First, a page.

US equity indexes closed at new record highs on Friday, as consumer stocks led the advance after stronger than expected retail sales data for the Christmas trading period.
Retail stocks were conspicuous among the top ten on the S&P 500. Lowe's was among the leaders on the S&P 500 as the home improvement store got a boost from the retail data. Its shares gained 5.33% to $100.84, while Target added 3.81% to $76.82 and Kohl's rose 4.55% to $63.90. On the Dow Jones Industrial Average, Wal-Mart Stores gained 0.88% to $100.90.
A well-received trading update from JPMorgan also ensured banks were among Friday's winners. JPMorgan shares rose 1.65% to $112.67, after the company, led by chief executive Jamie Dimon, reported fourth-quarter earnings of $4.2bn and welcomed US tax cuts in its trading statement.
- Dow 25,803.19 +0.89%
- S&P 500 2,786.02 +0.67%
- NASDAQ 7,261.06 +0.68%
- Russell 2000 1,591.47 +0.3%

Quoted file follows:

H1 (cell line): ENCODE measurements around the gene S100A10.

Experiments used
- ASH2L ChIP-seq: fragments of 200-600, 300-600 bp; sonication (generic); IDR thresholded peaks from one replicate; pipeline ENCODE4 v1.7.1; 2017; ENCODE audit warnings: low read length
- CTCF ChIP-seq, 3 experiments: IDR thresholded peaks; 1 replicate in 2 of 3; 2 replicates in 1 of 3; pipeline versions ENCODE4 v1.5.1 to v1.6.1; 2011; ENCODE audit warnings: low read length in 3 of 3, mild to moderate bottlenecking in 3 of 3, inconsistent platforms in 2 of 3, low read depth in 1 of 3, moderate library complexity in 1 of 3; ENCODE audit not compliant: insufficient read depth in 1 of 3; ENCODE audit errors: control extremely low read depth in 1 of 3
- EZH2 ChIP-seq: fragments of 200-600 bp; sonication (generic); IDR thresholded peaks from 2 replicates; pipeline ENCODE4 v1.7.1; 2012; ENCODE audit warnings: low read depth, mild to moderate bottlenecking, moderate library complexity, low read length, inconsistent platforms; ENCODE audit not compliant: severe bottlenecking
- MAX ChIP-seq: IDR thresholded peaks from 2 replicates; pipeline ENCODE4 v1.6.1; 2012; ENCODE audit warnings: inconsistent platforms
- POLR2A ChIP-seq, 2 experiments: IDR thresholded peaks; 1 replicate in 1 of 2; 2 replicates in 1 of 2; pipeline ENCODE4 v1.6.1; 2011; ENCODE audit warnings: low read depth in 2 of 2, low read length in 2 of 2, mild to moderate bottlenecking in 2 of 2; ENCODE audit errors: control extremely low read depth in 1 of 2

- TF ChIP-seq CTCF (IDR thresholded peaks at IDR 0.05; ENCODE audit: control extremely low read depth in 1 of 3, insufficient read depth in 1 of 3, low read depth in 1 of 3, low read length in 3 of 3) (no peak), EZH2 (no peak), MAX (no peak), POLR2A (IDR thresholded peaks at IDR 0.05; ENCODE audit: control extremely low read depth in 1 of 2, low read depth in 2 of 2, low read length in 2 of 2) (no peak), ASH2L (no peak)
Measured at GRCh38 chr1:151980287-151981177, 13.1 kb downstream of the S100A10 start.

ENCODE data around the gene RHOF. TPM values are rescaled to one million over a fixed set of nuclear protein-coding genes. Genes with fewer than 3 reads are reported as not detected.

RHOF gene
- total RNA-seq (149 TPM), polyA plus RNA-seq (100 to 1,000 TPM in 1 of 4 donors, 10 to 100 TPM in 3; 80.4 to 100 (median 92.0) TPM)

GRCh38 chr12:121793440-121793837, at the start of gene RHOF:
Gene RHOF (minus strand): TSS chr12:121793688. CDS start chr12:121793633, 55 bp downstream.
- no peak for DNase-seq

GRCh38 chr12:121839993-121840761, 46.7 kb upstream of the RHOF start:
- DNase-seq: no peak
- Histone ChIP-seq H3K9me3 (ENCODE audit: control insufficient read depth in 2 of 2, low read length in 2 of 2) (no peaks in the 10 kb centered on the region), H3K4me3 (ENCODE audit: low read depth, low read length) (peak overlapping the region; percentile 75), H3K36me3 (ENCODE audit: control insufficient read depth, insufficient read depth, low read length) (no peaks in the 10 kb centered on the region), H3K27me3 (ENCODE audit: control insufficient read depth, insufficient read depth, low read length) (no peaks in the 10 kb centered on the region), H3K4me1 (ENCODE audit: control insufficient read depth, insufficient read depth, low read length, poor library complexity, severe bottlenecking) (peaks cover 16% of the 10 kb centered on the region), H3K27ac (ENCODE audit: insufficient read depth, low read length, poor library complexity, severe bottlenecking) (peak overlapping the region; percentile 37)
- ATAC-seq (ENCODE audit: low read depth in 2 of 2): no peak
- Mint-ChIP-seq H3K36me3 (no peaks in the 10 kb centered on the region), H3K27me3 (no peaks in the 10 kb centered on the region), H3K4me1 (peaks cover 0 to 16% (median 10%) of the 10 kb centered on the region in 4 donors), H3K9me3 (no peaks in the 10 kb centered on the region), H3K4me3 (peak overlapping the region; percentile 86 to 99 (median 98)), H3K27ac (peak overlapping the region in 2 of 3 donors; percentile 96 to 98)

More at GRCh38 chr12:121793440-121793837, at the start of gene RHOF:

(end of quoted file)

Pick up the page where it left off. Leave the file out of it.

- NYSE Composite 13,297.8 +0.66%
- Gold $1,339 +1.25%
- Oil WTI $64.41 +0.96%
- 10-Year Treasury 2.56 +0.03bps
Facebook was one of the biggest fallers on Friday as investors, along with users of the social networking website took the news of changes in design very badly.
The company announced is would redesign how it ranks the posts and pages that appear to its users. Some said this suggested management are concerned that users are deserting the site because their news feeds are deluged with advertisements and "suggested posts" from other media organisations.
It's a fine balance that every media organisation has to tread. Facebook relies on growth in users to monetise its appeal to advertisers and partner websites. But it relies on advertisers for its revenues. Investors are rightly concerned that any shut out of advertising on Facebook will hit revenue growth.
Shares in Facebook ended the session 4.46% lower at $179.40.
Next week . . .
Look out next week for further banking reports and trading statements. Among them, Citigroup, Bank of America, Goldman Sachs, Bank of New York Mellon and Morgan Stanley.